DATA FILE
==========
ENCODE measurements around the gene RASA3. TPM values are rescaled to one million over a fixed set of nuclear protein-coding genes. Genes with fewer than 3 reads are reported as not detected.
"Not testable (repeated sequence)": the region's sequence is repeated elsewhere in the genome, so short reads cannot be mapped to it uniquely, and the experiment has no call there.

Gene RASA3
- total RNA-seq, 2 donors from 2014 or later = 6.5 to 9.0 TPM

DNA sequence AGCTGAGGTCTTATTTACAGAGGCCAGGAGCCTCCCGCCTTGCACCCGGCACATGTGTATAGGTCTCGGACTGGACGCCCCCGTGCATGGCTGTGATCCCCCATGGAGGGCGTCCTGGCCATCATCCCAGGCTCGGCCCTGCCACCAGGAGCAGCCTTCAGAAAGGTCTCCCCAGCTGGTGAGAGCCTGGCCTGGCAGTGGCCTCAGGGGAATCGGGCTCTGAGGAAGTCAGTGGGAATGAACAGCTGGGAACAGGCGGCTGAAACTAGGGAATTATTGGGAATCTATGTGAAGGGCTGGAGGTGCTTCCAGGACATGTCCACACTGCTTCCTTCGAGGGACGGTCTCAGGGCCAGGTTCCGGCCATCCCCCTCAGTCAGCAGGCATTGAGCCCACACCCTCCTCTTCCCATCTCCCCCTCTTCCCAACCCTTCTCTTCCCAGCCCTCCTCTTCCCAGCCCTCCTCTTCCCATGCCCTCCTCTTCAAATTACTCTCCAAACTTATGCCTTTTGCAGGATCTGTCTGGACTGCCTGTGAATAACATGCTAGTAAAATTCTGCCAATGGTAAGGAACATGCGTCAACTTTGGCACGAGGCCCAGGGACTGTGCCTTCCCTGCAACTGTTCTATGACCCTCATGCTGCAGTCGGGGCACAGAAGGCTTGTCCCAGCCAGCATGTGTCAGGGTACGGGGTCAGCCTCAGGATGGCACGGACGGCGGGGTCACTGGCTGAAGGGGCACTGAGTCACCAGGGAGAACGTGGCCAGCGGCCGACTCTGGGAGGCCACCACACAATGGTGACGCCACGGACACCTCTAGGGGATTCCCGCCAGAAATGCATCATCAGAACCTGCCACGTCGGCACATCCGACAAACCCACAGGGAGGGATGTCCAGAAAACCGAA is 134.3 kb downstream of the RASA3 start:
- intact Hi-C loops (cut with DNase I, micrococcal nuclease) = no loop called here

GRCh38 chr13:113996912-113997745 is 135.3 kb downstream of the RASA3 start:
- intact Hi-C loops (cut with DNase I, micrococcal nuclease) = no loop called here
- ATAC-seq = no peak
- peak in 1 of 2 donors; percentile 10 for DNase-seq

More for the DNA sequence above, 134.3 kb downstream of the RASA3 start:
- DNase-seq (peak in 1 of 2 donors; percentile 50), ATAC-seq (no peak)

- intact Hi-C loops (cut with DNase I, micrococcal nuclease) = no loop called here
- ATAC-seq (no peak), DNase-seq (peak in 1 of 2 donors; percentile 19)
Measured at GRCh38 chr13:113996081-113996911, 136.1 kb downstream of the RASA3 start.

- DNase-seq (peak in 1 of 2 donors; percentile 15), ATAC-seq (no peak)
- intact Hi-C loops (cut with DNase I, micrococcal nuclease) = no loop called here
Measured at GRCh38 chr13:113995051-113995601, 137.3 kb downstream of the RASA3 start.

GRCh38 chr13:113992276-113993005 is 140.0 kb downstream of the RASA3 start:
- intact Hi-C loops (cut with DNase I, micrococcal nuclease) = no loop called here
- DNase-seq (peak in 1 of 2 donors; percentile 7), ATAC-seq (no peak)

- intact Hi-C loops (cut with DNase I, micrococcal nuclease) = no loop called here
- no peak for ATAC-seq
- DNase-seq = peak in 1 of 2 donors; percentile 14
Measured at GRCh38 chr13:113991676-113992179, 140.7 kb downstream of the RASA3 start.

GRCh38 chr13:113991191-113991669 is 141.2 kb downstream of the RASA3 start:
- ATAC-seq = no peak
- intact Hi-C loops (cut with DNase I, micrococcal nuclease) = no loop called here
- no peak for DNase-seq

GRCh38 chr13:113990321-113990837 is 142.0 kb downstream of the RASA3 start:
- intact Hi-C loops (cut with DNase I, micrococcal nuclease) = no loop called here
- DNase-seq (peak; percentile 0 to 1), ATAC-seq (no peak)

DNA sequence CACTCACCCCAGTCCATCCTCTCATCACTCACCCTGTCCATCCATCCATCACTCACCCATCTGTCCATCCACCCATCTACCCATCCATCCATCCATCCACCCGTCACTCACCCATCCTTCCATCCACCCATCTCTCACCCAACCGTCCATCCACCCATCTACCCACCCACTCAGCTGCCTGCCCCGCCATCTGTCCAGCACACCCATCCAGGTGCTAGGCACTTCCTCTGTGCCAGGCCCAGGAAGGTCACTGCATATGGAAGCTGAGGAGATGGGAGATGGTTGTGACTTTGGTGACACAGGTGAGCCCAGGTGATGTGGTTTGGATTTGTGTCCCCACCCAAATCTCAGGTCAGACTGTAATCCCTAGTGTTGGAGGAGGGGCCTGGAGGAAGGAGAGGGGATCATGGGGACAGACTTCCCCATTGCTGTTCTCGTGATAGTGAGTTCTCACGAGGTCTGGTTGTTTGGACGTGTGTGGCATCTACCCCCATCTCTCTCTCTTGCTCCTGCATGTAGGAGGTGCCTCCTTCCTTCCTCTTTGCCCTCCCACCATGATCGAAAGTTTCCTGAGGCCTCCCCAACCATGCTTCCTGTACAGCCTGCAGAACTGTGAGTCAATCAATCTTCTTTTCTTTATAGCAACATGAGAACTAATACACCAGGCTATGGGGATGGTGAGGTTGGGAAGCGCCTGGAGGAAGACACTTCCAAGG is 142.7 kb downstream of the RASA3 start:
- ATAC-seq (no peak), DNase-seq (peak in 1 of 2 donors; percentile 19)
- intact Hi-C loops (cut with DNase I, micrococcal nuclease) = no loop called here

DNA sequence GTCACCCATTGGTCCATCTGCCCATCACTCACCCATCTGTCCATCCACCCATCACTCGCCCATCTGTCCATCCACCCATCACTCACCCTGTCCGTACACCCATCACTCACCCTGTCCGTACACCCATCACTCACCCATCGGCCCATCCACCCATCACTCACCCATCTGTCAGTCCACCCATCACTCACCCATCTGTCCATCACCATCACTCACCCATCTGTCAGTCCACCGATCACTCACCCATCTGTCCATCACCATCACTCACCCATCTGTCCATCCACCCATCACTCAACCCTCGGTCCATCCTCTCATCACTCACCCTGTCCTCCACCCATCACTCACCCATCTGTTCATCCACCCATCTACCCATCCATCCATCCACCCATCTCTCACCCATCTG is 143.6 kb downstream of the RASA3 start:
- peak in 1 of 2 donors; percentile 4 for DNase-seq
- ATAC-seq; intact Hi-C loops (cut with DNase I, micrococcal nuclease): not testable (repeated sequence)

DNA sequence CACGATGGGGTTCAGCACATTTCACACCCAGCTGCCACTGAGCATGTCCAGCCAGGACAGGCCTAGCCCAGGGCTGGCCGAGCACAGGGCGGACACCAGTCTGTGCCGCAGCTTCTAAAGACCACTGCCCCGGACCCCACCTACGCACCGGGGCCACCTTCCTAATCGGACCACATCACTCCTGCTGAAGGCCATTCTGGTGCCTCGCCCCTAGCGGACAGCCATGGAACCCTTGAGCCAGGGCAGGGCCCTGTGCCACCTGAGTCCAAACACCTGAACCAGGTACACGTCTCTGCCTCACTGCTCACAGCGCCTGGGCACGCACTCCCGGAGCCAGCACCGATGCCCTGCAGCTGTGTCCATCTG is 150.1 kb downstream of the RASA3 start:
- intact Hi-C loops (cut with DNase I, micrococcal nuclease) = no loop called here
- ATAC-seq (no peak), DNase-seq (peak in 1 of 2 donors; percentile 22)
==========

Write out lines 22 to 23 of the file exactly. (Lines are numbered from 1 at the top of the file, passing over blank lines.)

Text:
- intact Hi-C loops (cut with DNase I, micrococcal nuclease) = no loop called here
- no peak for ATAC-seq